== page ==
Who would have thought that a guy could spend his whole working life on one car model, and one that didn’t even make that many cars, and still be doing it even though the manufacturer went out of business years ago. I started repairing Saabs in 1982, a mere 10 years into my working life, and never looked back. I’m 66 years old now and it is a race to see which goes away first, the cars or me. Undoubtedly it will be me.
One fact of life for a mechanic is that he drives what he works on. The ability to fix what you drive for free is too great an advantage to pass up. I can’t even remember what I drove before that first 8-valve 900. That car was sturdy and reliable, but painfully slow. A number of Saab non-turbo cars followed till I acquired my latest 1999 9-5 turbo, in which I racked up 200,000 trouble free miles. This streak is bound to end soon, but hasn’t yet.
After all the time that has gone by, one Saab stands out to me as the one that represents the company, a late 80’2 SPG. It had an exotic engine for the time, but one that is common now. It had a shape that couldn’t be confused with any other, it was powerful, and it looked good. I’m going to miss them when they’re gone.
One of the things we do a lot of today is not spending money on cars. We push oil changes too far beyond their due date, and we really don’t want to spend money repairing cars if there is any way of getting out of it. In this case a Saab owner’s front differential exploded, and the cost of repairs did outdo the vehicle’s value.
What caused the diff to explode? Hard to say, but I suspect the front universal joint failed, and the driver just drove on, ignoring the vibration until the top half of the diff came apart. I don’t really know that for sure, as the driveshaft was missing when we got the car, but some violent act blew the top of the diff off, plus the fact that there was a big hole in the steering rack right below the the universal joint.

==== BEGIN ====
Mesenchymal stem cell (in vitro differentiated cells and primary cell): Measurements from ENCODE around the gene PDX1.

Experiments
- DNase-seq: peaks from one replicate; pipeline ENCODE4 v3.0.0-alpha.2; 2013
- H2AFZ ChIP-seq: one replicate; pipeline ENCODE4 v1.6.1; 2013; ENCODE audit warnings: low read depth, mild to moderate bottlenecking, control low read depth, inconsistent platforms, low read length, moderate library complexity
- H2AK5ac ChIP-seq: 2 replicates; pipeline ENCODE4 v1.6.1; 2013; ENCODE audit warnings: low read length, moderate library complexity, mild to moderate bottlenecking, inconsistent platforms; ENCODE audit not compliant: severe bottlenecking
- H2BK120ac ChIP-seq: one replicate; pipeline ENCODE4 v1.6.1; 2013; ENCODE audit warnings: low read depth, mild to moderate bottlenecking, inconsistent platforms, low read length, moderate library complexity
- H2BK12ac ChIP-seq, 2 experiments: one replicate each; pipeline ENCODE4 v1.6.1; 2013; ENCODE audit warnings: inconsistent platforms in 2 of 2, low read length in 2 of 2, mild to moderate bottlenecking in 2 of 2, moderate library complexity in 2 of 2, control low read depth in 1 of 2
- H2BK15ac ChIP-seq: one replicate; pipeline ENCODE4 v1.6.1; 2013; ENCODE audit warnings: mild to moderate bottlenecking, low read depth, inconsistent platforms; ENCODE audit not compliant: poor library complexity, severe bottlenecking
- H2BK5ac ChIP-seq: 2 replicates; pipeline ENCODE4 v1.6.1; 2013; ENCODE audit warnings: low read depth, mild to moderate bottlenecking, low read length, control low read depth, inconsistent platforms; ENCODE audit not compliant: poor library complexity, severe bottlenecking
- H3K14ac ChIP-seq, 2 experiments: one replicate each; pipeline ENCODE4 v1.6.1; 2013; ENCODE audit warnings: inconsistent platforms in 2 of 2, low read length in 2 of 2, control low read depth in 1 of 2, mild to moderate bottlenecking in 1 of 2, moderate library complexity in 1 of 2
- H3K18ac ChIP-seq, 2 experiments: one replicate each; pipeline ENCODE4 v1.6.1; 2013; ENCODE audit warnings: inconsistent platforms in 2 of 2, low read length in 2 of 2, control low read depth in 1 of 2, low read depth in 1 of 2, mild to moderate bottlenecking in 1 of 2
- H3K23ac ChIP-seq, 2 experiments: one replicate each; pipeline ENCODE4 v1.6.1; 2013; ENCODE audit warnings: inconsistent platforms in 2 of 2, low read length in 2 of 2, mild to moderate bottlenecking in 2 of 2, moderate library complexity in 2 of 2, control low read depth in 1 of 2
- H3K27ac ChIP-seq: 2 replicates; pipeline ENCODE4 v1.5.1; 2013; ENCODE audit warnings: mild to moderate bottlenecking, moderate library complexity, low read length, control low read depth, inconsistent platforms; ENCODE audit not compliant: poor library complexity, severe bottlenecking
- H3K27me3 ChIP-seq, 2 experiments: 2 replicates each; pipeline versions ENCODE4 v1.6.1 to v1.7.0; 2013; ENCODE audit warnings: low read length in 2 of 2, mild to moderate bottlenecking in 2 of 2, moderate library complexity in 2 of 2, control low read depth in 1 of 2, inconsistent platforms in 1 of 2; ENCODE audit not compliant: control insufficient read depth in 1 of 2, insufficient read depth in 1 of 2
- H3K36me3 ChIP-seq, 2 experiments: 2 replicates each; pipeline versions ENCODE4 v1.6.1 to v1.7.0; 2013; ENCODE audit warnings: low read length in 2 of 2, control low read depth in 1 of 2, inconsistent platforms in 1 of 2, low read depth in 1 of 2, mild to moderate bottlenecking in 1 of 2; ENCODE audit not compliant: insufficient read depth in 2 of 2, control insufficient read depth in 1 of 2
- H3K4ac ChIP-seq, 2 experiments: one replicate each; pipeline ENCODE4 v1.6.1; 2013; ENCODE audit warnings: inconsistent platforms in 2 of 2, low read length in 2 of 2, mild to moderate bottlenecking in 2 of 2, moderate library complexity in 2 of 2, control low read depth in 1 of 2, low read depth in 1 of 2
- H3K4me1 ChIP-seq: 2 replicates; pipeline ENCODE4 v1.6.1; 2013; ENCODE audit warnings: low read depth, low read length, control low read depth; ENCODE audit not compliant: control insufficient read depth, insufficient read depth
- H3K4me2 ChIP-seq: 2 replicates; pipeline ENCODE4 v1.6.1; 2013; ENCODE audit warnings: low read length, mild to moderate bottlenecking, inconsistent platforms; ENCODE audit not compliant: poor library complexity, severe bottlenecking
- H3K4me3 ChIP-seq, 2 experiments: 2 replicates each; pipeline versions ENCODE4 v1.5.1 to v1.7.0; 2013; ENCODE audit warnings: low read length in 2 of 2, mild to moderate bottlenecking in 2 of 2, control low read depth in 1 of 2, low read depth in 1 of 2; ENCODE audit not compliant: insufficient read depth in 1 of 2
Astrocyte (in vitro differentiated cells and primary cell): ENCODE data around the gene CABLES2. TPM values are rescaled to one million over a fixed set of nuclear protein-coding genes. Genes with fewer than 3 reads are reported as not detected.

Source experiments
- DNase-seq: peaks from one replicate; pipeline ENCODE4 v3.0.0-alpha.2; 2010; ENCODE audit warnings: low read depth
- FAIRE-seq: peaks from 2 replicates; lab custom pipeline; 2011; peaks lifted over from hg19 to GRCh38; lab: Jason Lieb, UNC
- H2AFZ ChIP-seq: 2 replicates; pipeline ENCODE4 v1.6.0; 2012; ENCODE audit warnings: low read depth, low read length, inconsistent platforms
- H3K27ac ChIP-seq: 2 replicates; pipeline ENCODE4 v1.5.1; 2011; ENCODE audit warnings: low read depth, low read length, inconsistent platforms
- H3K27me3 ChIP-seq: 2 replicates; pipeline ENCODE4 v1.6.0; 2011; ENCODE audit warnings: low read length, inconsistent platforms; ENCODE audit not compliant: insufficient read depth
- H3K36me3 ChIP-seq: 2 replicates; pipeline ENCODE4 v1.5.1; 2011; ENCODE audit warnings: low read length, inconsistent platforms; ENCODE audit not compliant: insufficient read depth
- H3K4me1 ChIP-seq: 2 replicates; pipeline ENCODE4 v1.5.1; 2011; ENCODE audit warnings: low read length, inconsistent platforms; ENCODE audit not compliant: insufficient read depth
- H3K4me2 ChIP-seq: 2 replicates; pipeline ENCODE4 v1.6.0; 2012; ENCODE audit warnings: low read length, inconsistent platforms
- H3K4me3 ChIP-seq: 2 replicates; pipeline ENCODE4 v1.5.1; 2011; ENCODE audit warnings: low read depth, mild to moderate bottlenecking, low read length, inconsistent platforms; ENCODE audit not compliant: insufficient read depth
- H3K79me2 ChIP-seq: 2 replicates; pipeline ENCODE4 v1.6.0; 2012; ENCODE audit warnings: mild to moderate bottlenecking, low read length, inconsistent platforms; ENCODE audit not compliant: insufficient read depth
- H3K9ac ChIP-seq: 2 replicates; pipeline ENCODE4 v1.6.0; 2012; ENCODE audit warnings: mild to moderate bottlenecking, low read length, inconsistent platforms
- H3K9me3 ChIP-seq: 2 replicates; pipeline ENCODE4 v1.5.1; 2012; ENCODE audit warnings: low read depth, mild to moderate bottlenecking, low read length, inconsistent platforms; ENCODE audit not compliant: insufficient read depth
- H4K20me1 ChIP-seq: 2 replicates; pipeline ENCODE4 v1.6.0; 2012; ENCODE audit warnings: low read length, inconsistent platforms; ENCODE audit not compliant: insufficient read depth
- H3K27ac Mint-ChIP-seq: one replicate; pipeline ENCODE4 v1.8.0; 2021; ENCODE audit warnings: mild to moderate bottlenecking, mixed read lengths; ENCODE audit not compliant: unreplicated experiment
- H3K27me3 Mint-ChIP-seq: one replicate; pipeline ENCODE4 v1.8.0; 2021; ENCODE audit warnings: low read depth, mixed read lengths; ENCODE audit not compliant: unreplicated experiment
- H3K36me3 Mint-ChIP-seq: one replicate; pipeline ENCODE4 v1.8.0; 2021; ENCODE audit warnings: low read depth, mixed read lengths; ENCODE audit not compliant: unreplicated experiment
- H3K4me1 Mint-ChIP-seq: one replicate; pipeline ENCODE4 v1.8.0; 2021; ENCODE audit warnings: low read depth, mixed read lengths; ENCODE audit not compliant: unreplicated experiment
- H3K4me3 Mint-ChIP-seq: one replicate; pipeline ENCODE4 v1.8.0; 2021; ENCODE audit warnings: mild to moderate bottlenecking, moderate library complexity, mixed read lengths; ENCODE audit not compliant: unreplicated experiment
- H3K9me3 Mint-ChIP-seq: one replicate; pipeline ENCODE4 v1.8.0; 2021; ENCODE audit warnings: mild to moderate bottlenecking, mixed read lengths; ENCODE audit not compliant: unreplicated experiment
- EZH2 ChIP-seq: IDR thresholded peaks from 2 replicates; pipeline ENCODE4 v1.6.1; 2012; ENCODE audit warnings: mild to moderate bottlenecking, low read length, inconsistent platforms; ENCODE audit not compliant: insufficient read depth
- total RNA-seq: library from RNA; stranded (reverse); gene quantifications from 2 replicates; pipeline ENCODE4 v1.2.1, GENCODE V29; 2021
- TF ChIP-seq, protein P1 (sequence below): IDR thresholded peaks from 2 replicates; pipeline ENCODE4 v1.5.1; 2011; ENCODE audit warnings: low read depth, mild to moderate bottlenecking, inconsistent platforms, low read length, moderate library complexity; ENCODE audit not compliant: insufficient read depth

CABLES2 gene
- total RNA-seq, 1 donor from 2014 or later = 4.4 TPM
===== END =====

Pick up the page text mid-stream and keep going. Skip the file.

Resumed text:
In the end, we left the diff in place, but took out the axles to keep it from flopping out of the car. Getting the failed diff out would have required a lot of labor and it seems that if he kept all four wheels on the pavement, it shouldn’t go anywhere. To hold the front wheel bearings in we needed to disassemble the axles and bolt the front constant velocity joint stub axles back in. Having the front driveshaft out didn’t compromise the transfer case, there were no fluid leaks. Then topped the whole thing off with a new steering rack.
The Saab 9-7X is just a Chevrolet Trailblazer with it’s own bumper skin. It is full time awd, and it was unknown if the front driveshaft missing would be a problem for the awd electronics, and in the end there was no downside. As long as you weren’t in the slippery stuff, you would never notice how the truck drove. The repair was still expensive, but at least the guy can still drive his truck. As for the next owner…. it’s never a bad idea to have a mechanic look over a prospective purchase.